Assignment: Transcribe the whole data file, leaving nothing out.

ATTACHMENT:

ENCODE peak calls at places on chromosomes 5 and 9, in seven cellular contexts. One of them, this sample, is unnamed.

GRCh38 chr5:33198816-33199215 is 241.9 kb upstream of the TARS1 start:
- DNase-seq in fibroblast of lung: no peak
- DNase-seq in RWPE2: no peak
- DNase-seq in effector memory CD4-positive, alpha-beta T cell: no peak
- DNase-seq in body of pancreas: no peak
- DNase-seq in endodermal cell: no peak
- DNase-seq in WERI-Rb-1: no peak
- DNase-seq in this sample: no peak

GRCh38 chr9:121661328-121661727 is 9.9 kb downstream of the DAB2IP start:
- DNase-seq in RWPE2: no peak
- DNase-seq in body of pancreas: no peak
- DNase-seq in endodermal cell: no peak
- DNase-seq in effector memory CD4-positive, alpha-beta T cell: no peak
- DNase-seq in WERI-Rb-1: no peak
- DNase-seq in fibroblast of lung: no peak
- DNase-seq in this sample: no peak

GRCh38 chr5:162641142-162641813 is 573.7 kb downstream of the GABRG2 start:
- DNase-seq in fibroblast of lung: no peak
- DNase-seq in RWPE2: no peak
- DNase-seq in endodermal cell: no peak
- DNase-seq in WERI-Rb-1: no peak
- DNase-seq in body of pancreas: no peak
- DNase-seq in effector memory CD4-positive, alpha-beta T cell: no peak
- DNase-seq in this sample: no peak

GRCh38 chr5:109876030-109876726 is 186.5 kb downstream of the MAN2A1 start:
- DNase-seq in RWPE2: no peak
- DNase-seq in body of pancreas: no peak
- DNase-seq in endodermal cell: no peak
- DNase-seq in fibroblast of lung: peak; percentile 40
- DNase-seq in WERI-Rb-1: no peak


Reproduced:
ENCODE peak calls at places on chromosomes 5 and 9, in seven cellular contexts. One of them, this sample, is unnamed.

GRCh38 chr5:33198816-33199215 is 241.9 kb upstream of the TARS1 start:
- DNase-seq in fibroblast of lung: no peak
- DNase-seq in RWPE2: no peak
- DNase-seq in effector memory CD4-positive, alpha-beta T cell: no peak
- DNase-seq in body of pancreas: no peak
- DNase-seq in endodermal cell: no peak
- DNase-seq in WERI-Rb-1: no peak
- DNase-seq in this sample: no peak

GRCh38 chr9:121661328-121661727 is 9.9 kb downstream of the DAB2IP start:
- DNase-seq in RWPE2: no peak
- DNase-seq in body of pancreas: no peak
- DNase-seq in endodermal cell: no peak
- DNase-seq in effector memory CD4-positive, alpha-beta T cell: no peak
- DNase-seq in WERI-Rb-1: no peak
- DNase-seq in fibroblast of lung: no peak
- DNase-seq in this sample: no peak

GRCh38 chr5:162641142-162641813 is 573.7 kb downstream of the GABRG2 start:
- DNase-seq in fibroblast of lung: no peak
- DNase-seq in RWPE2: no peak
- DNase-seq in endodermal cell: no peak
- DNase-seq in WERI-Rb-1: no peak
- DNase-seq in body of pancreas: no peak
- DNase-seq in effector memory CD4-positive, alpha-beta T cell: no peak
- DNase-seq in this sample: no peak

GRCh38 chr5:109876030-109876726 is 186.5 kb downstream of the MAN2A1 start:
- DNase-seq in RWPE2: no peak
- DNase-seq in body of pancreas: no peak
- DNase-seq in endodermal cell: no peak
- DNase-seq in fibroblast of lung: peak; percentile 40
- DNase-seq in WERI-Rb-1: no peak